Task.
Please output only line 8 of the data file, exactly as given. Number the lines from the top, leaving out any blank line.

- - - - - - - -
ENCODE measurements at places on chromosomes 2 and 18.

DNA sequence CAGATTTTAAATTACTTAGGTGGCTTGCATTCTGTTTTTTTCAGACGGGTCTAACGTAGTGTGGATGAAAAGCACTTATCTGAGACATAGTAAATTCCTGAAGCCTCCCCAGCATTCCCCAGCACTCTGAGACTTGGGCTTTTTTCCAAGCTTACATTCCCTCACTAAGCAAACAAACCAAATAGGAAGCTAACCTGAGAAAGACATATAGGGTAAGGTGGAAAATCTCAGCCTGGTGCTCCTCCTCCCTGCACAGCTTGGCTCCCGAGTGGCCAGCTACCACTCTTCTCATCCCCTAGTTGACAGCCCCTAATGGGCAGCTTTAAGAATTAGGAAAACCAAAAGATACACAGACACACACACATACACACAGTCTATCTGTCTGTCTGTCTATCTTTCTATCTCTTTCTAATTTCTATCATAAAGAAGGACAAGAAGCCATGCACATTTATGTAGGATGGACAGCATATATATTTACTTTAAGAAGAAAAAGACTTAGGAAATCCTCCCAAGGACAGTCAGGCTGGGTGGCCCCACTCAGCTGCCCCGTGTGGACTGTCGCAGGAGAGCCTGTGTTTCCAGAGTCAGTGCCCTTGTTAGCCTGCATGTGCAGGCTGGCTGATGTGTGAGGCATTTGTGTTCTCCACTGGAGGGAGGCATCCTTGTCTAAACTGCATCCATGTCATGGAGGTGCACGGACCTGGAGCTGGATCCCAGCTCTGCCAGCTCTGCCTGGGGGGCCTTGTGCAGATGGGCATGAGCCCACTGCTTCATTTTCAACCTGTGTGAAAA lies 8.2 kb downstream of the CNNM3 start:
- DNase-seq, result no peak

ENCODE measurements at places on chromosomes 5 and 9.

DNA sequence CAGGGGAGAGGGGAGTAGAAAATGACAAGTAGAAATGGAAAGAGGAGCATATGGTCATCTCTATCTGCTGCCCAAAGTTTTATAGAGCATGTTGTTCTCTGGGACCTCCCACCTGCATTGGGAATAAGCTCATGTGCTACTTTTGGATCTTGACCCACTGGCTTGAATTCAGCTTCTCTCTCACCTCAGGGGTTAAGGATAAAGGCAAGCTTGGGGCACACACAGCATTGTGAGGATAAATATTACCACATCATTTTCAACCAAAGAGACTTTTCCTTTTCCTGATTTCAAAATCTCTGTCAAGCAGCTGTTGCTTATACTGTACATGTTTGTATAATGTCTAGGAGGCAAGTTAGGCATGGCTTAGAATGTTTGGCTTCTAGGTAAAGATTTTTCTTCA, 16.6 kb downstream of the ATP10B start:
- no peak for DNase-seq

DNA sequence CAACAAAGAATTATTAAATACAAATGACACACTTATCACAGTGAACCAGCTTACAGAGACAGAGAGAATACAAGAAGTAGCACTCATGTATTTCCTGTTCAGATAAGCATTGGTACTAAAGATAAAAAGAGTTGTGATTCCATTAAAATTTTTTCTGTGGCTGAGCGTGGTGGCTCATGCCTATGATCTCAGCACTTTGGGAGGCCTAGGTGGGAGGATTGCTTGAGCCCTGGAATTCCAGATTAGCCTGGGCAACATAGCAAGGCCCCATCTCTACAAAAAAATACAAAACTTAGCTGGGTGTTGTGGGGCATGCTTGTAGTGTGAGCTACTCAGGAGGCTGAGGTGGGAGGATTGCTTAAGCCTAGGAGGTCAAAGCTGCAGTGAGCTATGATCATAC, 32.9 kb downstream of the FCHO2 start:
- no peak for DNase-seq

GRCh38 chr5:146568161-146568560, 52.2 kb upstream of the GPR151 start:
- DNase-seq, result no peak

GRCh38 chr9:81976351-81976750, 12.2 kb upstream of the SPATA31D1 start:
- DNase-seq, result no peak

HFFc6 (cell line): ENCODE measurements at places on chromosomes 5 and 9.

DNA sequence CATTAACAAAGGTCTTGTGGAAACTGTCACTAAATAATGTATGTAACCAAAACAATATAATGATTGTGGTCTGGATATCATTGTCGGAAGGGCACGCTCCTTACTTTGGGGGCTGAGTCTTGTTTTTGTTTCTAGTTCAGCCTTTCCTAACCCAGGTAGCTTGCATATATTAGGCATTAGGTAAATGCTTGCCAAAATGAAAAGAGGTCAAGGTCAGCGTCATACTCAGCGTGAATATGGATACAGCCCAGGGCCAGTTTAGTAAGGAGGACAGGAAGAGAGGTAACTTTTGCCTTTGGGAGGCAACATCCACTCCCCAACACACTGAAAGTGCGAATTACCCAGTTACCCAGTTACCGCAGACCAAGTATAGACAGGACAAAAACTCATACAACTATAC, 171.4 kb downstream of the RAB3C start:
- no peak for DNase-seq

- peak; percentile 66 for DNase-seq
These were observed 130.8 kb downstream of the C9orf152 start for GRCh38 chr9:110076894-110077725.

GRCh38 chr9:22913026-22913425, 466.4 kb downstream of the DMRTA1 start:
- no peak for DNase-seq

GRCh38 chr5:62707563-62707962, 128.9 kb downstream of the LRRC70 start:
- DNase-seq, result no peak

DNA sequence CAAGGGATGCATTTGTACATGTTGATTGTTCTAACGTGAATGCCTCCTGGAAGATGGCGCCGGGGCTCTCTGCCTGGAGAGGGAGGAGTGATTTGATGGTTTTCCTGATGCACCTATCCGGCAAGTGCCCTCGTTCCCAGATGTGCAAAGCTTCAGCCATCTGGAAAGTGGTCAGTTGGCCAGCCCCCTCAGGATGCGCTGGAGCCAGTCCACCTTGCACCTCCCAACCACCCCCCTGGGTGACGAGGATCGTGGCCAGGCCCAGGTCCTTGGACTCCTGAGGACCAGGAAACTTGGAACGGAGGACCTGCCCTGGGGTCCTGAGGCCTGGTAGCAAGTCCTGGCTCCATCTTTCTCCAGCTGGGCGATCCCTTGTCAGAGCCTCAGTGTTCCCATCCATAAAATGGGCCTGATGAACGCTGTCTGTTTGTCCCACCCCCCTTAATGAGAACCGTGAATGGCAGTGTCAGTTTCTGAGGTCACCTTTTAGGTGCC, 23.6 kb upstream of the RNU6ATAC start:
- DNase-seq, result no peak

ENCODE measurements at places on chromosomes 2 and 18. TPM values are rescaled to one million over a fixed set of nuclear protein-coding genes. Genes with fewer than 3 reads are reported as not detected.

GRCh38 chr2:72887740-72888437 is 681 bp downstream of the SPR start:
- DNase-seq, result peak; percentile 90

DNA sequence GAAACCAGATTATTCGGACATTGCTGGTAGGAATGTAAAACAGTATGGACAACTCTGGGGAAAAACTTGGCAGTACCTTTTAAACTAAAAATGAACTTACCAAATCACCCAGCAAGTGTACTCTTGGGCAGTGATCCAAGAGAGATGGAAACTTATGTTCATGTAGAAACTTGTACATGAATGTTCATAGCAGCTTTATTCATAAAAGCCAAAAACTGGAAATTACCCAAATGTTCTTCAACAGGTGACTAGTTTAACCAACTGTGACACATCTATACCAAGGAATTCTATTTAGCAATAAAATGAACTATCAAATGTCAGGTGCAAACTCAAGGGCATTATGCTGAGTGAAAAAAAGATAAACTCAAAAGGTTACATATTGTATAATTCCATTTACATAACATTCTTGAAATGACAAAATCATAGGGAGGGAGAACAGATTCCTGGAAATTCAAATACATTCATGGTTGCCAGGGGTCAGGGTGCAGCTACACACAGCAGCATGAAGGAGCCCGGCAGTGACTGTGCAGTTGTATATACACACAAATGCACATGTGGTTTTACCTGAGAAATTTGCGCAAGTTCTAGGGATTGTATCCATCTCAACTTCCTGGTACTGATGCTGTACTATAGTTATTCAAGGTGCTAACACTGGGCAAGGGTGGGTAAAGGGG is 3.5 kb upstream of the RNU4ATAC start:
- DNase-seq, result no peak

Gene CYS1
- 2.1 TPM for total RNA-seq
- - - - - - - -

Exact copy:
- no peak for DNase-seq